IDPH warns of rabid animals, especially bats
(KBSI) – The Illinois Department of Public Health (IDPH) warns the public to beware of rabid animals, especially bats, as they become more active with warmer weather.
IDPH has received reports of four rabid bats in the state since May 15 from Champaign, Jackson, Macon, and Will counties. Tap here to see a map.
“While there is a preventive treatment for rabies, it is one of the deadliest diseases we know,” said IDPH Acting Director Amaal Tokars. “Bats are the most common carriers of the rabies virus in Illinois and are responsible for the vast majority of human rabies cases in the United States in recent years. But they are not the only carrier of rabies. The public should be not approach bats or any wild, unfamiliar or stray animal, and any animal that appears to be sick.”
Do not approach bats or any wild, unfamiliar or stray animal, and any animal that appears to be sick.
A bite from a rabid animal can be potentially deadly if not treated, according to the IDPH.
Make sure rabies vaccinations are up-to-date for pets and any valuable livestock and horses for whom a rabies vaccine is available. If a pet is exposed to a high-risk wild animal such as a bat, skunk, raccoon, fox or coyote ,contact a veterinarian for advice immediately.
Rabies is a virus that affects the nervous system (brain and nerves). People can get rabies after being bitten by an infected animal. Rabies can also be contracted when saliva or spit from a rabid animal gets directly into a person’s eyes, nose, mouth, or a wound. People usually know when they have been bitten by a bat, but bats have very small teeth and the bite mark may not be easy to see. If you find yourself in close proximity to a bat and are not sure if you were exposed, for example – you wake up and find a bat in your room, do not kill or release the bat before calling your doctor or local health department to help determine if you could have been exposed to rabies and need preventive treatment (i.e. vaccines or other products to stop you from getting Rabies). If the bat is available for testing and test results are negative, preventive treatment is not needed.
If you have been bitten by any animal, seek immediate medical attention. Animal bites may also become infected with bacteria. Rabies preventive treatment, if needed, must begin quickly.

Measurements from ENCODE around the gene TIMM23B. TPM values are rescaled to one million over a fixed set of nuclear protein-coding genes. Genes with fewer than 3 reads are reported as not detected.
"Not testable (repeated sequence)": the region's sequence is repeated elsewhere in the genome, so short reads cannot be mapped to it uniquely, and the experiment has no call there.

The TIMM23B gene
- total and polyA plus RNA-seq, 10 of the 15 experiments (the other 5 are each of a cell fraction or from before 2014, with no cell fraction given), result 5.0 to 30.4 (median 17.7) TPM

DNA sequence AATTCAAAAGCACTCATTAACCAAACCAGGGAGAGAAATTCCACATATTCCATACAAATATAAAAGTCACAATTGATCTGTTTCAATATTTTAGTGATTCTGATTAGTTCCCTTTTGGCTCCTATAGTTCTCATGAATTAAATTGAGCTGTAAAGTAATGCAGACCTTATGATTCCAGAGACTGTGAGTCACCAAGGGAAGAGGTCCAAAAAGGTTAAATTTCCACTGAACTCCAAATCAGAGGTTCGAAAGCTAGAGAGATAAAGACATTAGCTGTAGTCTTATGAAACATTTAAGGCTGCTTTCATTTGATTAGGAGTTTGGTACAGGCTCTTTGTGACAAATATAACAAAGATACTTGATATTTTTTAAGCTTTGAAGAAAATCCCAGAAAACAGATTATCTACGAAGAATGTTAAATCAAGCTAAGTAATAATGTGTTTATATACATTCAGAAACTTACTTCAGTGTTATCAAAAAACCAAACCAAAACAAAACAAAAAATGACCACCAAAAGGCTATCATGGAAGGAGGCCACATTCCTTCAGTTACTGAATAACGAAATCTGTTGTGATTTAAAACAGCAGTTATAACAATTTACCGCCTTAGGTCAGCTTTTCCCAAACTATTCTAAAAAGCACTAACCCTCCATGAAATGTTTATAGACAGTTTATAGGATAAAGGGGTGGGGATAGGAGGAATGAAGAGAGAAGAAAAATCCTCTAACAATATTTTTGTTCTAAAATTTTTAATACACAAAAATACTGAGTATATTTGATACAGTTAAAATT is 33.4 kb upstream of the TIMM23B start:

An animal does not have to be aggressive or exhibit other symptoms to have rabies. Changes in any animal’s normal behavior can be early signs of rabies. A bat that is active during the day, found on the ground, or is unable to fly is more likely than others to be rabid. Such bats are often easily approached, but should never be handled.
The following tips can help prevent the spread of rabies:
- Do not touch, feed, or unintentionally attract wild animals with open garbage cans or litter.
- Never adopt wild animals or bring them into your home. Do not try to nurse sick, wild animals to health. Call animal control or an animal rescue agency for assistance.
- Teach children never to handle unfamiliar animals, wild or domestic, even if they appear friendly. “Love your own, leave other animals alone” is a good principle for children to learn to reduce the risk of exposures to rabid animals.
- Maintain homes and other buildings so bats cannot get inside.
- If a bat is in your home, do not release the bat outdoors until after speaking with animal control or public health officials.
- After consulting with animal control or public health officials, the bat may need to be captured for rabies testing to determine if you need preventive treatment.
Steps you can take to capture the bat if animal control is not available are:
- When the bat lands, approach it slowly, while wearing gloves, and place a box or coffee can over it.
- Slide a piece of cardboard under the container to trap the bat inside.
- Tape the cardboard to the container securely, and punch small holes in the cardboard, allowing the bat to breathe.
- Do not come into physical contact with a bat.